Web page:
One of the world’s biggest solar power collectors is being built next to the tiny town of Nipton, Calif., which is ironic because Nipton is the closet thing to an off-grid town – with 85 per cent of its energy coming from a set of solar panels installed by one of its 60 residents.
Gerald Freeman unlocks the gate to the small power plant and goes inside. Three rows of solar collectors, elevated on troughs that track the sun’s arc like sunflowers, afford a glimpse of California’s possible energy future.
This facility and a smaller version across the road produce almost all of the power required by Nipton’s 60 residents, its general store and motel.
Freeman, a Caltech-trained geologist and one-time gold mine owner, understood when he bought this former ghost town near the Nevada border that being off the grid didn’t have to mean going without power.
He contracted with a Bay Area company to install solar arrays on two plots of land. The town has a 20-year agreement to buy its power at a below-market rate.
Nipton backs up to the sprawling Mojave National Preserve, serving as a portal and information station for the 6 million-acre chunk of the Mojave Desert managed by the National Park Service. Accommodations and facilities in Nipton cater to visitors who come to experience the desert, as well as individuals and groups associated with the preserve and environmental interests.
Nipton seems a world away. Visitors trade city lights, urban bustle and traffic noise for star-strewn night skies, tranquility born of isolation and desert silence broken only by coyote calls or an occasional rumbling train.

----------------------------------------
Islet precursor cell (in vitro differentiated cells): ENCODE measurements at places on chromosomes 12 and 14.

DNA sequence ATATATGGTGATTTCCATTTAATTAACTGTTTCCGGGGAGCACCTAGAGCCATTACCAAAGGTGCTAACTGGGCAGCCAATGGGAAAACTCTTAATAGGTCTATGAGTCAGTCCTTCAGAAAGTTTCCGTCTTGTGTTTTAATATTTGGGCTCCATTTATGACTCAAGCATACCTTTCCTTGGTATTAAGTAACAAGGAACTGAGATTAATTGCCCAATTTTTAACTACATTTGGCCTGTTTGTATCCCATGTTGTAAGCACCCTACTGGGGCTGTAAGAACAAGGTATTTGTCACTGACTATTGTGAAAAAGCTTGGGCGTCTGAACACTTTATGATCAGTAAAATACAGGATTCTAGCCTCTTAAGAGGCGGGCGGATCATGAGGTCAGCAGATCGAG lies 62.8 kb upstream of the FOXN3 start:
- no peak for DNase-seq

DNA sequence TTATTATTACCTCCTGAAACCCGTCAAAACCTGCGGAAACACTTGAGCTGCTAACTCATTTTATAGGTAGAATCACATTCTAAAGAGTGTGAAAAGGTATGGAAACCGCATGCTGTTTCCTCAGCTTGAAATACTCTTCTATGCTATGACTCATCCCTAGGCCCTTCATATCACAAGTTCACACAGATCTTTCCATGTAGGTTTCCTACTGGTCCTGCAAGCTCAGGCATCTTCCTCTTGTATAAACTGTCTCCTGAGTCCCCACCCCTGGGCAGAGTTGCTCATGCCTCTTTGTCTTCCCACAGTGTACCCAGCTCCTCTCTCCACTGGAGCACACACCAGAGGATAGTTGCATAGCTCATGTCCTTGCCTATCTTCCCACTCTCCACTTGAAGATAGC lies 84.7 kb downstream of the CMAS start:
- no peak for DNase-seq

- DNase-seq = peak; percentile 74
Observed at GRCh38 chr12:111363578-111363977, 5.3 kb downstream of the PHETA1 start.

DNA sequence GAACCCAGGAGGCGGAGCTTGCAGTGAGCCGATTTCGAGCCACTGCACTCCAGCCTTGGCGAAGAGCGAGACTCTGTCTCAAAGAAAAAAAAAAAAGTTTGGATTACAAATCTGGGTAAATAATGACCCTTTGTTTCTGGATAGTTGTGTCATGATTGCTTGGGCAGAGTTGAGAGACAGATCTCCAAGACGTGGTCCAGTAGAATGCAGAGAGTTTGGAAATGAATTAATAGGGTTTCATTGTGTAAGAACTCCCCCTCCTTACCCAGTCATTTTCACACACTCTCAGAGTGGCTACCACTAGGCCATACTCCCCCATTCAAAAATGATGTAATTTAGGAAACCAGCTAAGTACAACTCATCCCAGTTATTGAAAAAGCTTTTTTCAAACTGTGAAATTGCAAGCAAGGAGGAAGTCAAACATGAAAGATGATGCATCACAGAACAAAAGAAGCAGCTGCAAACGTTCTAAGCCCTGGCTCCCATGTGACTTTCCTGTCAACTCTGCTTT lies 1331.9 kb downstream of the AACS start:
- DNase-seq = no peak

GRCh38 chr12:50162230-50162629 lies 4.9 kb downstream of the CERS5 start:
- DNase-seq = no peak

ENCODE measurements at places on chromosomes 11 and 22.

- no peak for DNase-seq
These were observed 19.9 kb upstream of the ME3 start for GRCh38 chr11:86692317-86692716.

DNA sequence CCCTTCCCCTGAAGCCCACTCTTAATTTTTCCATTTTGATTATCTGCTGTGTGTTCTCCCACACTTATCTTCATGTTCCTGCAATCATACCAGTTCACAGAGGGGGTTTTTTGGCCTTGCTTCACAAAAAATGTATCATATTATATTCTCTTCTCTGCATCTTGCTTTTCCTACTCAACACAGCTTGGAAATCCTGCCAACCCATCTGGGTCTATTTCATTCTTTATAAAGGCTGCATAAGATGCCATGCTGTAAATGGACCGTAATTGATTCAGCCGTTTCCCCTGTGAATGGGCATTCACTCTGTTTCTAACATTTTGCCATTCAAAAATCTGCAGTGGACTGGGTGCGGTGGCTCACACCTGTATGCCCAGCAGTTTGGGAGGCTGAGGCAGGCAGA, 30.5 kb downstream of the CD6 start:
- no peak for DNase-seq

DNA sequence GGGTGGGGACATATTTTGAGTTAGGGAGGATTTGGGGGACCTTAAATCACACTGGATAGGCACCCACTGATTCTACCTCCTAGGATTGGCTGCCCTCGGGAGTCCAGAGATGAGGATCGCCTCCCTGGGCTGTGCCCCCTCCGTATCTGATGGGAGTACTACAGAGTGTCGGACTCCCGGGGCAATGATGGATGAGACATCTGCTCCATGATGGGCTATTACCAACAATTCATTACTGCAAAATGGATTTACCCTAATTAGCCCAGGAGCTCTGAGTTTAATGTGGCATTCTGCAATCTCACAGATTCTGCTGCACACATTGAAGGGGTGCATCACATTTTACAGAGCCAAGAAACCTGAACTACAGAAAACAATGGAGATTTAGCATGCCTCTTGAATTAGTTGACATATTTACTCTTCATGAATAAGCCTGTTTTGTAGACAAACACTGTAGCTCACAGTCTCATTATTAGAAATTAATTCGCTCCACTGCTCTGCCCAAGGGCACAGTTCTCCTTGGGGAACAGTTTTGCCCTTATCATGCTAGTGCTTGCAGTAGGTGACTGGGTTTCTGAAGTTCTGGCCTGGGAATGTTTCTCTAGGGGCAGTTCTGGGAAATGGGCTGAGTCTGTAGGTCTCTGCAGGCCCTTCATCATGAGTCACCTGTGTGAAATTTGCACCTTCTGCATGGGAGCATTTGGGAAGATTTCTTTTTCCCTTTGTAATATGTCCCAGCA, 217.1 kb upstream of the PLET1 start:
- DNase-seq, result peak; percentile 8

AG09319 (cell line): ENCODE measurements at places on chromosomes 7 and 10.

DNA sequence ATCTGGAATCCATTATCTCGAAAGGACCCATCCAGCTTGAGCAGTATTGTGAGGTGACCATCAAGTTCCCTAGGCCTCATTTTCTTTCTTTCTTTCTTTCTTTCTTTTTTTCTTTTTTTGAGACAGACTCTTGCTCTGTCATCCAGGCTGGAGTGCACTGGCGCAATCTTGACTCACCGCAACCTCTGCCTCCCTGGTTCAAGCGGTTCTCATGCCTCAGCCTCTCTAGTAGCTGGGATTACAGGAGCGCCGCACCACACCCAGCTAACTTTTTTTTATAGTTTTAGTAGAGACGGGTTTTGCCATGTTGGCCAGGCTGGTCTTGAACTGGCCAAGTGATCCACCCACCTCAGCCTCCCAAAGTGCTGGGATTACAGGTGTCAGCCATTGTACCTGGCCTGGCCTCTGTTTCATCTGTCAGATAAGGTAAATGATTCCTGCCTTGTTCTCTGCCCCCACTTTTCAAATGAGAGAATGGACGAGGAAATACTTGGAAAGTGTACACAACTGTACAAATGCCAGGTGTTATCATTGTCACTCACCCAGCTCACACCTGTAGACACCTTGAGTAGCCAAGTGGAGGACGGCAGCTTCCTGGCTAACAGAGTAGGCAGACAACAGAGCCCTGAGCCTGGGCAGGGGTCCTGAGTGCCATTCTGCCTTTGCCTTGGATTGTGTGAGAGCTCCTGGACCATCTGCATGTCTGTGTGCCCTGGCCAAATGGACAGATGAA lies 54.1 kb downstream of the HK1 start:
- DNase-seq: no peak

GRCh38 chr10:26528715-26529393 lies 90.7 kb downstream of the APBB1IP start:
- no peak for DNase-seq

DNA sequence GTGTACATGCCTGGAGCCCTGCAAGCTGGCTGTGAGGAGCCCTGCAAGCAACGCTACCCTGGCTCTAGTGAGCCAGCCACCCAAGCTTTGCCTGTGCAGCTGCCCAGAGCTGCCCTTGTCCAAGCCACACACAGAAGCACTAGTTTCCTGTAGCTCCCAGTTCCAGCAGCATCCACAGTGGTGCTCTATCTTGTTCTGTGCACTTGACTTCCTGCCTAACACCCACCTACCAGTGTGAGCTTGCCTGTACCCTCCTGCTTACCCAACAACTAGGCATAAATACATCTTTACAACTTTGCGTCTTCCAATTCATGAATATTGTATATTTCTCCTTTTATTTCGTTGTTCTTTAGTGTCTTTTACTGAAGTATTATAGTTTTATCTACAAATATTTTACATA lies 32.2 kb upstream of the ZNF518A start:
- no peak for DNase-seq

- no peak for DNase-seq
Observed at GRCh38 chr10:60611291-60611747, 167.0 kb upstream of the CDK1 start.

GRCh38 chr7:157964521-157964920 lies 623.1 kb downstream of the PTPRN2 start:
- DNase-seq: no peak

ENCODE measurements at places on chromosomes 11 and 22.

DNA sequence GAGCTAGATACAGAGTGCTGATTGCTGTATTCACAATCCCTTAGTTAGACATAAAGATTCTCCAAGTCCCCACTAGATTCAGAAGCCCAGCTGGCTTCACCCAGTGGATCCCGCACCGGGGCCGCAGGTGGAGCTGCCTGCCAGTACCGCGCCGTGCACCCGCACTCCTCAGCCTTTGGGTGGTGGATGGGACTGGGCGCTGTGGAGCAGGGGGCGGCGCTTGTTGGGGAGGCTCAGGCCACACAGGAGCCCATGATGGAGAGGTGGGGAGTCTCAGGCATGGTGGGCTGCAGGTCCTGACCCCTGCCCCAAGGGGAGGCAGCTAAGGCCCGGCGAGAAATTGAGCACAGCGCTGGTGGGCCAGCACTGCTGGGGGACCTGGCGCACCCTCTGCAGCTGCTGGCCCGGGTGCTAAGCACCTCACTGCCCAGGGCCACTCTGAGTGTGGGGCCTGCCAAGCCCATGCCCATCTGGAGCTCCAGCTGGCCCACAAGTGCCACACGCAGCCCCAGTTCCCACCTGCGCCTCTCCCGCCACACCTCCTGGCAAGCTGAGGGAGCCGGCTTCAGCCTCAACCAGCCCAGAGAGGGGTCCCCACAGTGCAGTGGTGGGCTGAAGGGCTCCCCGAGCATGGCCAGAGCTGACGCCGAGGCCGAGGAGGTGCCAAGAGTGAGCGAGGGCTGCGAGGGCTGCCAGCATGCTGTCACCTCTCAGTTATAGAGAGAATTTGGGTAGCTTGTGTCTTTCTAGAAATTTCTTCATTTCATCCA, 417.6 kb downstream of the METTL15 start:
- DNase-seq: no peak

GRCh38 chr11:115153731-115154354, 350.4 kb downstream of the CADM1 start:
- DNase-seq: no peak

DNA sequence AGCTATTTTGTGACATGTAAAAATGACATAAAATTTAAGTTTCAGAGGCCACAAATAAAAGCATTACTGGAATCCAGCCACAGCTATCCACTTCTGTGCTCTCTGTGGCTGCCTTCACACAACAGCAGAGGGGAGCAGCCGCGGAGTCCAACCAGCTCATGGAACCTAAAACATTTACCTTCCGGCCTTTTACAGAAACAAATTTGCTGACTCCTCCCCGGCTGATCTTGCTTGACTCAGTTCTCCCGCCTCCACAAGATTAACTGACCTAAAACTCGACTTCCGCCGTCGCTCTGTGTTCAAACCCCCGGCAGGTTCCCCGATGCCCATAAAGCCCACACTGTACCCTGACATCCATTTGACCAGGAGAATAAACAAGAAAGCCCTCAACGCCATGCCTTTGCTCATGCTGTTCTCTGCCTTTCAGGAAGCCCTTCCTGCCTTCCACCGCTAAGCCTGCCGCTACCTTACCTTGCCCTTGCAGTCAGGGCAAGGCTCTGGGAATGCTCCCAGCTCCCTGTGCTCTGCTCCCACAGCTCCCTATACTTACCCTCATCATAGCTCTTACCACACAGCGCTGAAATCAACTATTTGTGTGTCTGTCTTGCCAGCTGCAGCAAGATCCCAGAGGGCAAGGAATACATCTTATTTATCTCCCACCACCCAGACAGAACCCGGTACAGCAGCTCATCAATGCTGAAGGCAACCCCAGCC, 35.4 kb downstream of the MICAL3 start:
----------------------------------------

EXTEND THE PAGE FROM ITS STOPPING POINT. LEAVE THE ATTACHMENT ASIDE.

Nipton capitalizes on its history. Located in an area with active mining in the late 1800s, Nipton began life in 1900 as a mining claim near a wagon crossroads. Soon a camp formed called Nippeno, after a spot in Pennsylvania. It grew into a small community renamed Nipton when it was chosen in 1905 as a watering spot along the San Pedro, Los Angeles and Salt Lake City Railroad that pushed across the Mojave. The railroad was later bought out by Union Pacific.
The old steam trains stopped in Nipton to take on water. They let a few passengers on and off, unloaded freight and loaded ore and livestock. Nipton became a gathering spot for a scattered population of miners, ranchers, cowhands and prospectors, as well as engineers, train crews and travelers passing through the area. The need for overnight accommodations led to the creation of the small, Spanish colonial-style Hotel Nipton, constructed of adobe beside the tracks about 1910. The little roadside community offered a few small businesses, a post office and a one-room school.
When diesel replaced steam power for locomotives, the trains no longer needed watering stops like Nipton. The town clung to life as a desert social center and a place where a few trains still paused for freight and passenger traffic. A private owner kept the town going from 1913 until he died in 1947. Decades of dormancy followed, with the property changing hands several times.
Nipton got a new lease on life when the Freeman family acquired ownership in 1984. The new owners worked hard to restore some historic structures, clean up the property and promoteNipton as a destination in the desert.
It was their enterprise that got the power plant up and running.
Projects like these make do with scant financing opportunities and little support from the federal government.
The Obama administration’s solar-power initiative has fast-tracked large-scale plants, fueled by low-interest, government-guaranteed loans that cover up to 80% of construction costs. In all, the federal government has paid out more than $16 billion for renewable-energy projects.
Those large-scale projects are financially efficient for developers, but their size creates transmission inefficiencies and higher costs for ratepayers.
Smaller alternatives, from rooftop solar to small- and medium-sized plants, can do the opposite.
Collectively, modest-sized projects could provide an enormous electricity boost — and do so for less cost to consumers and less environmental damage to the desert areas where most are located, say advocates of small-scale solar power.